With real US interest rates negative, banks are forecasting that gold will hit a record of RM8,540 in 12 months
SINGAPORE • Gold is on the cusp of challenging the hard-to-crack US$1,800 (RM7,686) an oz mark, potentially opening the way for a move toward its record price, as a resurgence in virus cases risks impeding the global economic recovery.
Futures rallied to just shy of the level last seen at the end of 2011, the year bullion notched its all-time high, as cases of Covid-19 climb from Tokyo to Germany. City and state officials in hotspots across the US are considering slowing or reversing reopening plans, while the European Union is weighing whether to keep a ban on Americans entering the bloc when external borders reopen.
Bullion has jumped this year as the US Federal Reserve and other central banks lowered interest rates, while governments worldwide pumped in trillions in stimulus to rescue economies hurt by the pandemic. Aided by concerns of currency debasement and a potential jump in inflation, investors are turning to gold. Holdings in bullion-backed exchange-traded funds have soared to a record, increasing almost 600 tonnes in 2020.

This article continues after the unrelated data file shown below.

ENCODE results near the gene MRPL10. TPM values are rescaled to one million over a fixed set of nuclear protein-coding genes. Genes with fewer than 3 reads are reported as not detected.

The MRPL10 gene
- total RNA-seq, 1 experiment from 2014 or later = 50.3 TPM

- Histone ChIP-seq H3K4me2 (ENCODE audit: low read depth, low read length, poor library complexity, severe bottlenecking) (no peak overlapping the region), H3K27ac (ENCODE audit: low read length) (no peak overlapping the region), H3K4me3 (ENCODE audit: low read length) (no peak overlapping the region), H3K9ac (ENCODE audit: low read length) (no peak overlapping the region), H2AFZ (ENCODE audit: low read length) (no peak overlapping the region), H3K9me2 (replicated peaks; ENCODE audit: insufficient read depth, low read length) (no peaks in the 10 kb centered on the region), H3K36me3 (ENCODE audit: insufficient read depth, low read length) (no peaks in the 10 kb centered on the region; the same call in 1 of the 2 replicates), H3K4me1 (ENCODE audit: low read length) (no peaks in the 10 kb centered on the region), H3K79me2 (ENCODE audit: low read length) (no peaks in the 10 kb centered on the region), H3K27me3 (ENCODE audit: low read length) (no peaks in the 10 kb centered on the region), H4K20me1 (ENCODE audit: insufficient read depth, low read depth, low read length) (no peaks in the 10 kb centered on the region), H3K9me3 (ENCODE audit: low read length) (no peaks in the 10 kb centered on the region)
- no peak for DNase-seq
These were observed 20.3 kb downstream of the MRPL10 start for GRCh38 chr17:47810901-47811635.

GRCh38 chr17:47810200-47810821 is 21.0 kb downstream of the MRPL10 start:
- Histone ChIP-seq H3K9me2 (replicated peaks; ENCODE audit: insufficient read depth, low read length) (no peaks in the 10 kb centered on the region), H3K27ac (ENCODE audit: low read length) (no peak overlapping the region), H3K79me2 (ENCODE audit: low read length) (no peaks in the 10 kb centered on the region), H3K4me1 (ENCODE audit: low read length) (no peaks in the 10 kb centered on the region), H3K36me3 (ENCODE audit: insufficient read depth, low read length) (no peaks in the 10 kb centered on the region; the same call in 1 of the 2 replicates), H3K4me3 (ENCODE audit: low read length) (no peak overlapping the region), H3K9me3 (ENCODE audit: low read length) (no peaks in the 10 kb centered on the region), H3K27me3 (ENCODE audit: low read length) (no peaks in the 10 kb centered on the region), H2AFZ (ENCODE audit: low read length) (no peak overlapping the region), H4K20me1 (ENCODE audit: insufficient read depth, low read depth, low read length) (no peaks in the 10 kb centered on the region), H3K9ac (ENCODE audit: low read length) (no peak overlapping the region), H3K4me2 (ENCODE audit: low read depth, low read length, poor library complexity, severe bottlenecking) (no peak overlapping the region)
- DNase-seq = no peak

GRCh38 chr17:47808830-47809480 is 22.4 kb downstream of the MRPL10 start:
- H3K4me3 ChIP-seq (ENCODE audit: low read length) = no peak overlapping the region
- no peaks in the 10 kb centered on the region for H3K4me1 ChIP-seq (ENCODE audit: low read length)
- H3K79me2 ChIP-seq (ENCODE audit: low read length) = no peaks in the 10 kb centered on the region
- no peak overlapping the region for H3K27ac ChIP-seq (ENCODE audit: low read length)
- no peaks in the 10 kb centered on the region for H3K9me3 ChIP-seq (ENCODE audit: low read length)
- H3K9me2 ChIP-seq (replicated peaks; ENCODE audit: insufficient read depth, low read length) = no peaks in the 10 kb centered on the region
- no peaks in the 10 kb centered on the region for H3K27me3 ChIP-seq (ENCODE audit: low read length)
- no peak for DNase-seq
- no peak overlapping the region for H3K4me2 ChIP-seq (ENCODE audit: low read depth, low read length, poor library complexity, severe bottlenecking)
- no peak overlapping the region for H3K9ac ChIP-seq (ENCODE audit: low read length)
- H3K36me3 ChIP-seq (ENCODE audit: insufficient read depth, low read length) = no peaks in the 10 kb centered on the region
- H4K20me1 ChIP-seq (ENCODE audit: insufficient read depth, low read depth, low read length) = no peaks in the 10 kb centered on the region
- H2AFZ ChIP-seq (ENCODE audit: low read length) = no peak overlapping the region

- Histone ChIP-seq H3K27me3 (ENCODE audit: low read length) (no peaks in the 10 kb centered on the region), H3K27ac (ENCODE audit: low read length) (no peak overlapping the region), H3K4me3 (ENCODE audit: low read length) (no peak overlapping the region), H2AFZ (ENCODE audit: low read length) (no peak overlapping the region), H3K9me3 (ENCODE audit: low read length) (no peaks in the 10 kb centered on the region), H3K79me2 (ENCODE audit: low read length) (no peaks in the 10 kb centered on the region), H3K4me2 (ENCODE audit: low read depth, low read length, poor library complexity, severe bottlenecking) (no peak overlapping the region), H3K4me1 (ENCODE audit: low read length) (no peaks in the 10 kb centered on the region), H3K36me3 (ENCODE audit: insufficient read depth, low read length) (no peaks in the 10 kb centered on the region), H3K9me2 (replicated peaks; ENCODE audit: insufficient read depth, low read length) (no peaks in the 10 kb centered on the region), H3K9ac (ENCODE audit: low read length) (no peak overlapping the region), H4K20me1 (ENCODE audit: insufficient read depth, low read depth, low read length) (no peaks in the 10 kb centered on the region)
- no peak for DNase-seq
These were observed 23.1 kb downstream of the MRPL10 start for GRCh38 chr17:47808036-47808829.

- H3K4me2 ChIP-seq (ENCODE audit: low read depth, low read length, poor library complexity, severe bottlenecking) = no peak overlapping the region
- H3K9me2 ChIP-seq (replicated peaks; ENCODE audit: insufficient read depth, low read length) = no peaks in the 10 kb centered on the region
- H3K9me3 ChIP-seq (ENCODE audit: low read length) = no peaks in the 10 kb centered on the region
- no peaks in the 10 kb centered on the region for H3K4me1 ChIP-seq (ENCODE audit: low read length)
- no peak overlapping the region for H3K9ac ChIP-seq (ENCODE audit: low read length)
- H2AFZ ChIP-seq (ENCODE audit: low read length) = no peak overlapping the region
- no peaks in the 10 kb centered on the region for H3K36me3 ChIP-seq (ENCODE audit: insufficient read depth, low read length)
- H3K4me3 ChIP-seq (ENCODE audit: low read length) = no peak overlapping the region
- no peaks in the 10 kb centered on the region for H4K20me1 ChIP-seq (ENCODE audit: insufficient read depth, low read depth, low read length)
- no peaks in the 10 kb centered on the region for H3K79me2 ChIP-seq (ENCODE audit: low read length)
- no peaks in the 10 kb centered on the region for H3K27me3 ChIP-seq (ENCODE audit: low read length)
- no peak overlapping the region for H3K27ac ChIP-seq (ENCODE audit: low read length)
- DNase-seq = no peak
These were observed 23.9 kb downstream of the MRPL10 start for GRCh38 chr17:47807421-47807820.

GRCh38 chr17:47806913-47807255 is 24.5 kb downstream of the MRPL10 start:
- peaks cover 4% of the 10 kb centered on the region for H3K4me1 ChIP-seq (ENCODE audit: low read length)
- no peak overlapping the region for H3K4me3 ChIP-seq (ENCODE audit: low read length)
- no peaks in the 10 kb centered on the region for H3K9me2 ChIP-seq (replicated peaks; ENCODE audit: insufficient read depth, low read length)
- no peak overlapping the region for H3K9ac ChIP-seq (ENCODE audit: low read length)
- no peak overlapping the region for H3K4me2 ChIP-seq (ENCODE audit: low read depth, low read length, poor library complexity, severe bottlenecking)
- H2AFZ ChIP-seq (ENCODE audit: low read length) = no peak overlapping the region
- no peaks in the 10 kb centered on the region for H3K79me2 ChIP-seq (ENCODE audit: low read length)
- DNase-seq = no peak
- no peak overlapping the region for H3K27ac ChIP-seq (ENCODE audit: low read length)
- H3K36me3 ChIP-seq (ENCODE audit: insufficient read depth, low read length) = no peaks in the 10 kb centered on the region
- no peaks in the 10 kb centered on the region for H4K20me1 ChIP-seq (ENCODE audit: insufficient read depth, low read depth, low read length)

“Gold has been boosted by a weaker US dollar in recent days and further increases in the number of new Covid-19 cases,” Carsten Fritsch, an analyst at Commerzbank AG, said in a note. “It is no surprise then that investors are seeking refuge in a store of value such as gold.”
Gold for August delivery rose as much as 0.8% to US$1,796.10 an oz on the Comex, the highest level since 2012. Futures peaked at US$1,923.70 in September 2011. Premiums to spot prices in London widened again.
With real US interest rates negative, banks such as Goldman Sachs Group Inc now forecast gold will hit a record US$2,000 in 12 months. — Bloomberg